As Bloomberg’s Matt Levine writes:
As Levine notes, and as we’ve learned from other SPACs over the last few years, “if you go public by merging your private company with a special purpose acquisition company, then you can just make up whatever you want and no one will check.“ Is that actually the law? No, but in practice, it’s basically how SPACs work and is obviously incredibly appealing to Team Trump. Basically, they can get rich without actually having a profitable or even functioning social media network.
Here’s Levine again:
Want proof? Here’s some depressing news from CNBC:
So yeah, TRUTH Social appears to be just as much of a joke as “From the Desk of Donald J. Trump,” but in this case, Donald J. Trump might actually make some real money off of it, which he definitely needs considering he’s reportedly in debt for $1 billion.
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Joe Manchin says Dems are unlikely to reach an agreement on social safety net programs “anytime soon”
Conveniently, the senator from West Virginia left out the part about how he is the one leading the charge to scale back initiatives that might actually help people, many of whom are children. Per Reuters:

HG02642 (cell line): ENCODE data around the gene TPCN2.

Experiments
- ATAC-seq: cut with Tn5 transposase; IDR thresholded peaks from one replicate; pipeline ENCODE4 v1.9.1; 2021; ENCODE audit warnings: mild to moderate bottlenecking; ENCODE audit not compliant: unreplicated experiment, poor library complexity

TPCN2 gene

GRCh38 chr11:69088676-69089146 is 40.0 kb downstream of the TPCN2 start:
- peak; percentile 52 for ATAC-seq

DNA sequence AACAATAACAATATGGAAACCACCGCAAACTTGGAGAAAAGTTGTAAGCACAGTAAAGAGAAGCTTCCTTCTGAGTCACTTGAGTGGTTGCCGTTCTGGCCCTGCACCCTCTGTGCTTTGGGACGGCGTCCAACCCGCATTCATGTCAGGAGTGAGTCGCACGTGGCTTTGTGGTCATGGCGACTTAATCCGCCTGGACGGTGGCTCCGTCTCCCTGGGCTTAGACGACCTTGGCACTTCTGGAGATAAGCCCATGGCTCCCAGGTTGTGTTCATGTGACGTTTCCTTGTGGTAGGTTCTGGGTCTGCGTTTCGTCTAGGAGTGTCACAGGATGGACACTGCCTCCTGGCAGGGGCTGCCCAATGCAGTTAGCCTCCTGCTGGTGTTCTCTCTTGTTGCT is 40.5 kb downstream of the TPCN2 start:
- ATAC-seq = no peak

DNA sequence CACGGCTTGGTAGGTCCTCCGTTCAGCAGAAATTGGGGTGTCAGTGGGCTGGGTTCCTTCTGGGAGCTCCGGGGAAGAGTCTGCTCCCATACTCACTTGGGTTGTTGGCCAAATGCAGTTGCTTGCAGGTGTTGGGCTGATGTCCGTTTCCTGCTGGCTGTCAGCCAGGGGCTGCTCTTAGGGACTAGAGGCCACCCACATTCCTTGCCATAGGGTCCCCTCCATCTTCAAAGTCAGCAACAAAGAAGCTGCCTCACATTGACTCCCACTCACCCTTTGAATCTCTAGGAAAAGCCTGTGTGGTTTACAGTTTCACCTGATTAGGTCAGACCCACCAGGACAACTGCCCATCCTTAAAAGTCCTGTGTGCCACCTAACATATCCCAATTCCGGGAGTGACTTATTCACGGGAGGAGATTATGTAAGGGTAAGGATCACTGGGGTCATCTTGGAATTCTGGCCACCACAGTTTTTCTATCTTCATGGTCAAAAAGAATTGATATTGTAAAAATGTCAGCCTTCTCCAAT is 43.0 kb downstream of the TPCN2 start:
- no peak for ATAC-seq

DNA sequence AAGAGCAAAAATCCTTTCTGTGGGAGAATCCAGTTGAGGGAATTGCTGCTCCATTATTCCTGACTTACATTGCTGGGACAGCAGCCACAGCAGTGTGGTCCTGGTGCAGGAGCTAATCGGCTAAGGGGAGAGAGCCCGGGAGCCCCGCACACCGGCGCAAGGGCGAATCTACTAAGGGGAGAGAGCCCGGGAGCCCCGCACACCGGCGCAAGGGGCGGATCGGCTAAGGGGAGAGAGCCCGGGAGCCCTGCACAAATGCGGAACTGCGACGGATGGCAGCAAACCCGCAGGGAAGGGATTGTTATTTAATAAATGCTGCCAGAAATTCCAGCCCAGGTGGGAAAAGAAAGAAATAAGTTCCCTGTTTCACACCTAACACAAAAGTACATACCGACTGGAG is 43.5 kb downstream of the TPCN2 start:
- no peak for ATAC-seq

Manchin has been adamant that child tax credits must include work requirements, which, among other things, would penalize households in which children are being raised by their grandparents. He has also explained to protesters that he doesn‘t support the expansion of Medicare from the deck of his yacht.
Don’t be coming at Republicans with facts!
FDA authorizes Moderna and J&J boosters, says people can get a shot different from original dose (The Washington Post)
Pfizer-BioNTech Booster Shot Restores Full Covid Protection (Bloomberg)
Democrats Look for Tax Options If They Have to Ditch Rate Hikes (Bloomberg)
Texas targets Roe v. Wade, urges U.S. Supreme Court to maintain abortion ban (Reuters)
The Elizabeth Holmes trial: The prosecution produces a smoking gun (Insider)
Prosecutors urge conviction of Giuliani associate (Politico)
Grateful Dead T-shirt auctioned for a record-breaking $17,640 (UPI)
Accused Burglar Said Motive Was Desire to “See His Imaginary Girlfriend Emma” (TSG)
Pablo Escobar’s Cocaine Hippos Are Legally People, Court Rules (Gizmodo)
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Shabir Ahmadi started his job at TOLO TV, Afghanistan’s largest private broadcaster, during one of the darkest days for the media in the war-torn nation: January 21, 2016.
The evening before, a Taliban suicide bomber had killed a graphic designer, video editor, set decorator, three dubbing artists and a driver who worked for TOLO’s entertainment wing.
When he arrived at the TOLO office the next morning, the guards at the door were confused and still grief-stricken. They had no idea what to do with Ahmadi. They looked at the then 24-year-old, who had just ended his job with TOLO’s main rival, 1TV, and asked him if he was “crazy” to start work at a network that had come under direct attack only hours ago.